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  11. #610

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    I am no Barry Harris expert, just a decent interval cruncher.

    The dyad columns in my last post that begin with Cma6 chord tones: C E, C G, C A
    These alternate between Cma6 and Bo7 similar to playing various drop voicings through the scale.
    The columns that begin with C D, C F, C Ab, C B contain a lower note from either Cma6 or Bo7 and
    an upper note from the other. A borrowed note.

  12. #611

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    Quote Originally Posted by rlrhett View Post
    In isolation some of these sound pretty ambiguous, but I think that playing them in context as “movement” it will retain its tonal sense. For example, if you linger on A/E it doesn’t really scream that you are playing a C6. But working the A/E -> B/F -> C/G does.
    Barry stresses that harmony is horizontal, not vertical.

    He put it succinctly during his recent visit to Toronto: "As you mess with the scale you end up with movement."

  13. #612

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    I would also be interested in this two note chord concept as it would be good for fast tempos or phrases.

    -Max

  14. #613

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    Quote Originally Posted by bako View Post
    I am no Barry Harris expert, just a decent interval cruncher.

    The dyad columns in my last post that begin with Cma6 chord tones: C E, C G, C A
    These alternate between Cma6 and Bo7 similar to playing various drop voicings through the scale.
    The columns that begin with C D, C F, C Ab, C B contain a lower note from either Cma6 or Bo7 and
    an upper note from the other. A borrowed note.
    It is an interesting idea. I’ll definitely shed some of these. I don’t know how well some of those work for comping another player, and playing a 2nd or 7th on adjacent strings may not be practical. But there might be some gems to mine from mechanically exploring every interval and working it through the scale.


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  15. #614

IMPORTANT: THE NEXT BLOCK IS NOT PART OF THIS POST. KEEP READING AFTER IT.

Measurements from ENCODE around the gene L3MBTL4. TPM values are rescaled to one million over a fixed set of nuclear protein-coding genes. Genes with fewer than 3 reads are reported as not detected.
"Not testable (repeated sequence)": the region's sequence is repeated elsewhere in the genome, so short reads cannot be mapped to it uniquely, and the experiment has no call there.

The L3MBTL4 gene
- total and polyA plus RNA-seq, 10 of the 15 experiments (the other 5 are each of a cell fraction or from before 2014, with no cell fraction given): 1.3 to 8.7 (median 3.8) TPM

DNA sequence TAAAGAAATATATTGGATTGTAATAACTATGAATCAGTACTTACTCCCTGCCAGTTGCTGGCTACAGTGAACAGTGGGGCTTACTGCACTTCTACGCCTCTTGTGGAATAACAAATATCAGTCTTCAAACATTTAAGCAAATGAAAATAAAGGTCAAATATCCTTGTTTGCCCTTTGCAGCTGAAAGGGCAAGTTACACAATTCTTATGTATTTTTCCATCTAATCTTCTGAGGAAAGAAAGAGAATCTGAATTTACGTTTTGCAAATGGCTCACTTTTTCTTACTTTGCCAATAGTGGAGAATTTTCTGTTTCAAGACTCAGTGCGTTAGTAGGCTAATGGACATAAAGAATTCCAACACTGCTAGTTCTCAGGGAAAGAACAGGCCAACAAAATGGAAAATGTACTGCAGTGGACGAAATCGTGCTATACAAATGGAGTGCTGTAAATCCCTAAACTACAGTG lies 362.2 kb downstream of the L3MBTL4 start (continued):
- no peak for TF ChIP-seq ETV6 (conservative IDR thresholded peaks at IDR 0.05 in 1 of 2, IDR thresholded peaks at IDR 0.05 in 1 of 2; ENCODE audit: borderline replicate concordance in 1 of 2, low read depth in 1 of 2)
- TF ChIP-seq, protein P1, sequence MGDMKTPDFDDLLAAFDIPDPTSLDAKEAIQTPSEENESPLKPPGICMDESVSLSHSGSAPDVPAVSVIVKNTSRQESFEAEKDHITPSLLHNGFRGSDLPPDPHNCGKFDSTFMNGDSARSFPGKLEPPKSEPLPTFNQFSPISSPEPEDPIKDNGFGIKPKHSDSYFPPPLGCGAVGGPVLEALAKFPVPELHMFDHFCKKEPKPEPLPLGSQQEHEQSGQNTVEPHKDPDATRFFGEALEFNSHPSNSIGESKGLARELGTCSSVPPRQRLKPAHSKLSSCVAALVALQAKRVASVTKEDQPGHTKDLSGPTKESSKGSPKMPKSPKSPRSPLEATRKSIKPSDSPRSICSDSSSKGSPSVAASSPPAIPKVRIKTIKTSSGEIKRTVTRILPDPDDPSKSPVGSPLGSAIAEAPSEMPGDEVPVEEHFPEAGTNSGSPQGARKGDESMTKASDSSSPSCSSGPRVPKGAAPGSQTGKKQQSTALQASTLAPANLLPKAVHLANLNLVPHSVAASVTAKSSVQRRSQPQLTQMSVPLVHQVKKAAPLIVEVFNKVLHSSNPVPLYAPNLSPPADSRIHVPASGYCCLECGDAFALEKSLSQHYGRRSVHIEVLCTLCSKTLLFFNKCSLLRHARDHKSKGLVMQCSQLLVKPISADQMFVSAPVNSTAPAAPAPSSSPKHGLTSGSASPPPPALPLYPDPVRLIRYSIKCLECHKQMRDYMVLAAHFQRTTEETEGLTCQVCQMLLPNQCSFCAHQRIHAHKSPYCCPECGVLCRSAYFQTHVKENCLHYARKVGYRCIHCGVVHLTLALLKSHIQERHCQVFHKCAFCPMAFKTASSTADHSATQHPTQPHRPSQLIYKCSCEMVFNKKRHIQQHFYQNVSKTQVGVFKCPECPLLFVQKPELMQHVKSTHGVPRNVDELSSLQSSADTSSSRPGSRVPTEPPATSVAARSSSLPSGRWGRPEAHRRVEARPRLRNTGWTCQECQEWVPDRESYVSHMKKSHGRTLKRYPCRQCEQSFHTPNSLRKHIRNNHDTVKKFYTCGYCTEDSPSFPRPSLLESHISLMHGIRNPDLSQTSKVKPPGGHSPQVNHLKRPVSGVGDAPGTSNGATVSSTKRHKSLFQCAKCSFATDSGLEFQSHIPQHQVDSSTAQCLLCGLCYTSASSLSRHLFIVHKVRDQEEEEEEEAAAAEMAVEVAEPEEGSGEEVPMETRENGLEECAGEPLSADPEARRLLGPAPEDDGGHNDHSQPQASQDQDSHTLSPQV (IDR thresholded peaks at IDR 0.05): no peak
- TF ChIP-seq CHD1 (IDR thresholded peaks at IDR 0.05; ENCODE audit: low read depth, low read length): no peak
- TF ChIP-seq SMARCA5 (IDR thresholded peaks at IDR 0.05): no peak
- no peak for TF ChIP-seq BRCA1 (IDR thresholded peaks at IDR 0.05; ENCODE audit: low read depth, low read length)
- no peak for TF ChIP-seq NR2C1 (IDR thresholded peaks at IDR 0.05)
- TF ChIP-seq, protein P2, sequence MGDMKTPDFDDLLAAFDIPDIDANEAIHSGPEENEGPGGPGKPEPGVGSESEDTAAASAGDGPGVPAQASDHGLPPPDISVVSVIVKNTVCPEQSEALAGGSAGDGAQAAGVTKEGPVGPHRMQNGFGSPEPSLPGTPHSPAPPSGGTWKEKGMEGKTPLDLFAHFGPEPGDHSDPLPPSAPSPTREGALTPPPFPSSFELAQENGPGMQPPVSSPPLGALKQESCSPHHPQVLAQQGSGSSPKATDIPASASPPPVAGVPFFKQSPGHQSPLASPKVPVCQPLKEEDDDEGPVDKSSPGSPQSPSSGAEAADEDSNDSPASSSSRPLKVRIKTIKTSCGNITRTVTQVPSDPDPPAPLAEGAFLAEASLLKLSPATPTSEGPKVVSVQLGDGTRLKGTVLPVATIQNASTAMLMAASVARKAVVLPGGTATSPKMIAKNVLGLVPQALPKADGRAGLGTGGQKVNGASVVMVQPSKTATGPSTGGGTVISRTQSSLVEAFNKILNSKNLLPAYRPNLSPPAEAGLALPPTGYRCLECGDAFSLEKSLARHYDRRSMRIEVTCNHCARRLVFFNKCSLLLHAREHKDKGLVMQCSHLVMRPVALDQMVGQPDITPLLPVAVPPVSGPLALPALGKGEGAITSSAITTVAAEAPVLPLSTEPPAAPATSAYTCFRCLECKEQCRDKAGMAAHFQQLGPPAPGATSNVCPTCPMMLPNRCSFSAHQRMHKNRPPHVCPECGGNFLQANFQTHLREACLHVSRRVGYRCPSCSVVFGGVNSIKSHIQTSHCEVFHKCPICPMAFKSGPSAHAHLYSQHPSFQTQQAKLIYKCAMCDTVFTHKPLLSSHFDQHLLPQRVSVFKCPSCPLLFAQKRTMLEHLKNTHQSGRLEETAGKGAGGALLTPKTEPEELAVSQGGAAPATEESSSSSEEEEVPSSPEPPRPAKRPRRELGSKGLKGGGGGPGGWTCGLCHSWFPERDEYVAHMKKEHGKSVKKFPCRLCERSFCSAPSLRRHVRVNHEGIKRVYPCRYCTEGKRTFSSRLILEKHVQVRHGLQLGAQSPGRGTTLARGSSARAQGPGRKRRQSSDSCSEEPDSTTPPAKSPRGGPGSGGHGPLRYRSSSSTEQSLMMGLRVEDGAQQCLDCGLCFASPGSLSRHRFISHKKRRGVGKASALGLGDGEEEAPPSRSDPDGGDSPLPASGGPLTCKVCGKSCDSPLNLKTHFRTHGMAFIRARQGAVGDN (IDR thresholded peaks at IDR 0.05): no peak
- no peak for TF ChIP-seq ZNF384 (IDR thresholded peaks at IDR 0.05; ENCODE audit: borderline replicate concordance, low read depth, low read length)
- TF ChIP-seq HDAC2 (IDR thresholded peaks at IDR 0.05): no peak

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  16. #615

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    Quote Originally Posted by christianm77 View Post
    Christian, after working a few years ago on many different approaches to dealing with those chromatic ascents - the one you canvas here of playing continuous 'long' scales and using two different fingerings from neighbouring positions - a friend of mine, an incredible pianist/organist, musical theorist and, as it happens, extremely knowledgeable about all things BH, shared a brilliant discovery he'd made.

    If you take out the common notes from each of the two ascending parent major scales at the opening of Moment's Notice ('D' & 'G' from Dmajor and Ebmajor), you're left with two DESCENDING major pentatonics: A major and Ab major! Of course, this can work in reverse with the more commonly occurring descending forms. Quite an ear opener!

  17. #616

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    Quote Originally Posted by rlrhett View Post
    There have been a couple of great threads lately on two note chords/comping. Usually it is the "guide tones", 3rd & 7th. Using the dim/6 chord scales, what would the two note chords be? How would you move up the chord scale with just two "guide tones"? What about dominants if you are using the min6 on the 5th? Anyone have examples or fingerings to show? I'm sure this is all very obvious, but I'm getting myself all confused and my fingers all twisted up.

    Moving 3rds is how we would on piano
    Studied privately with Mark Levine from 1986-1989 and with Barry Harris 1990-1992.

  18. #617

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    Quote Originally Posted by PMB View Post

    If you take out the common notes from each of the two ascending parent major scales at the opening of Moment's Notice ('D' & 'G' from Dmajor and Ebmajor), you're left with two DESCENDING major pentatonics: A major and Ab major! Of course, this can work in reverse with the more commonly occurring descending forms. Quite an ear opener!